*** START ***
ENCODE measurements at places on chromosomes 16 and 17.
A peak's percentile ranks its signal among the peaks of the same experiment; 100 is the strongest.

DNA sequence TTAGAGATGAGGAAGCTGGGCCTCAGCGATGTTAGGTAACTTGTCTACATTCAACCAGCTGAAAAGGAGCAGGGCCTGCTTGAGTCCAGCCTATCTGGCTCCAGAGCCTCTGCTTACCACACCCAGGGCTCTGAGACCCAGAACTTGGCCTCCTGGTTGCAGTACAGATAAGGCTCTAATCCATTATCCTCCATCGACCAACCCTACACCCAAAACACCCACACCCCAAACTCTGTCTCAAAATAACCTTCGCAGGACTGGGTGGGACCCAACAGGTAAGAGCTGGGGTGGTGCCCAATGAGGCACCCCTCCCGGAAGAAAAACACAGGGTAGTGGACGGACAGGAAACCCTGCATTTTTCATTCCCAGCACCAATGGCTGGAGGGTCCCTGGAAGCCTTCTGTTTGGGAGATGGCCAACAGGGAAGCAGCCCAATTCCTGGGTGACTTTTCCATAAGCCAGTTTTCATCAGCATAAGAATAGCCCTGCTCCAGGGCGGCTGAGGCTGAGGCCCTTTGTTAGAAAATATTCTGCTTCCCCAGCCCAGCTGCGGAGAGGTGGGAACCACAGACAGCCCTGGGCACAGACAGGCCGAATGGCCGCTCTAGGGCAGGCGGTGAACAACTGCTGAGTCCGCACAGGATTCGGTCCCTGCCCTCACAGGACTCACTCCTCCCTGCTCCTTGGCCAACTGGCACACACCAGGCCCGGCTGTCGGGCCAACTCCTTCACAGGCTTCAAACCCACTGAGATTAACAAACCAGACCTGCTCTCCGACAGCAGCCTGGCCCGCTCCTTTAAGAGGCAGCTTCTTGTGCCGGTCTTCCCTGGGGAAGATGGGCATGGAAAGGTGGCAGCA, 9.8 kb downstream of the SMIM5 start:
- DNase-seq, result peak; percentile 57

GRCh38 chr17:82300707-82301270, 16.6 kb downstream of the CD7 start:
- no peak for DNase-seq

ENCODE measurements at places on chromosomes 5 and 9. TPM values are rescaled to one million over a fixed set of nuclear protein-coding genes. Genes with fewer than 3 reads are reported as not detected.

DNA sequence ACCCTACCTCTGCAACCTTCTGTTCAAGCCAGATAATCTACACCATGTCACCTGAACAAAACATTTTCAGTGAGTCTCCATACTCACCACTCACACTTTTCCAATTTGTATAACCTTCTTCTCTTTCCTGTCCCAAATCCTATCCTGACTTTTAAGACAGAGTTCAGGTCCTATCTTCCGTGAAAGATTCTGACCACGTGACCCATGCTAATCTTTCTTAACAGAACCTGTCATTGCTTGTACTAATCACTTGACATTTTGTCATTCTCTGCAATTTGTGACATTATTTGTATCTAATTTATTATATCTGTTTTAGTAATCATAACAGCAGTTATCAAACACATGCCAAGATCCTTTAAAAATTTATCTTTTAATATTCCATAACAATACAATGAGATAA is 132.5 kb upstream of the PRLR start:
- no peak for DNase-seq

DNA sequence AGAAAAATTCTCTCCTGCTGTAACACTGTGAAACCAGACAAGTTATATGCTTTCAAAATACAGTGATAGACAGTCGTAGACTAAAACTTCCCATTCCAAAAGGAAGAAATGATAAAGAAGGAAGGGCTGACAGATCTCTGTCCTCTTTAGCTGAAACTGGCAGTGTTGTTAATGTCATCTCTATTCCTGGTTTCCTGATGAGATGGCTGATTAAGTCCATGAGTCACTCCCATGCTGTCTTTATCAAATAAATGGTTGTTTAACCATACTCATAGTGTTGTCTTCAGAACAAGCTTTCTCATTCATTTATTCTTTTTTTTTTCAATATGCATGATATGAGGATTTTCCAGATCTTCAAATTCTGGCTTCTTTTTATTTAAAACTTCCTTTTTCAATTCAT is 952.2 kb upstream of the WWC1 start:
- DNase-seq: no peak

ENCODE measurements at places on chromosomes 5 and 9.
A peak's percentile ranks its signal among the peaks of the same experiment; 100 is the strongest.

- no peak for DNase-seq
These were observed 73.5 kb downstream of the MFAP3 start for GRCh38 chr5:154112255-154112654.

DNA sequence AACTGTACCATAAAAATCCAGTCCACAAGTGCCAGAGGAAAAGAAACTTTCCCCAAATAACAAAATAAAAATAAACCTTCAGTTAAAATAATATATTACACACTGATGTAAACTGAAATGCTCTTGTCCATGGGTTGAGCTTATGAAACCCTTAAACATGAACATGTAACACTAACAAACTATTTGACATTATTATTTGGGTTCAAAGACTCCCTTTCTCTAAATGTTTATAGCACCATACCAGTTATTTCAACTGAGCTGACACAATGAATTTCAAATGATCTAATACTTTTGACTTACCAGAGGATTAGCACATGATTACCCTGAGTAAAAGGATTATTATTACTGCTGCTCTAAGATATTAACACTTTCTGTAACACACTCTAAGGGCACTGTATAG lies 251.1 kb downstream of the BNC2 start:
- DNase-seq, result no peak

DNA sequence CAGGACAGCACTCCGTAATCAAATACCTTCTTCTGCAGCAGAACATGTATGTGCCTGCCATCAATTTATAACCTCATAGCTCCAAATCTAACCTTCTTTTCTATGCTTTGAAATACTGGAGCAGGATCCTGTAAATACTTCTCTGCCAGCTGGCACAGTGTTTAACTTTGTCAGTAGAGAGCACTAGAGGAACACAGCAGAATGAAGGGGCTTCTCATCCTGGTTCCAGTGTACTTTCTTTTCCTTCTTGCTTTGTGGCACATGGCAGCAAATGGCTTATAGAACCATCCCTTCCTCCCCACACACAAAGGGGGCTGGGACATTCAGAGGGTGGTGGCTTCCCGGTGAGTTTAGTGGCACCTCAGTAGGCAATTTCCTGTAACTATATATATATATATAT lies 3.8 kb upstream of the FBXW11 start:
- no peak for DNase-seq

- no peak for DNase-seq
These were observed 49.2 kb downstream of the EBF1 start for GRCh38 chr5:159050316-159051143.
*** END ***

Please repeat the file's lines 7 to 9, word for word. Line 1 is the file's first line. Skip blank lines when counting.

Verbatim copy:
ENCODE measurements at places on chromosomes 5 and 9. TPM values are rescaled to one million over a fixed set of nuclear protein-coding genes. Genes with fewer than 3 reads are reported as not detected.

DNA sequence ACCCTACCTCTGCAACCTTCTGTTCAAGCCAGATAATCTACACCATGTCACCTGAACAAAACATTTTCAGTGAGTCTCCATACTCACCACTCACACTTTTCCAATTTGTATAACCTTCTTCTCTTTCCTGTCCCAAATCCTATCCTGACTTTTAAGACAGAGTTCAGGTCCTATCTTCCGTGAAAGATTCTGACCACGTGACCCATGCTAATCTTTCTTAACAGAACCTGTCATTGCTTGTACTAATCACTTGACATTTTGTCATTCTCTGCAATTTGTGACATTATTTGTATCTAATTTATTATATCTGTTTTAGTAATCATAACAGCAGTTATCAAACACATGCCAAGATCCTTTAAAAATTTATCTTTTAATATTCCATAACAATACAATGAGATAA is 132.5 kb upstream of the PRLR start:
- no peak for DNase-seq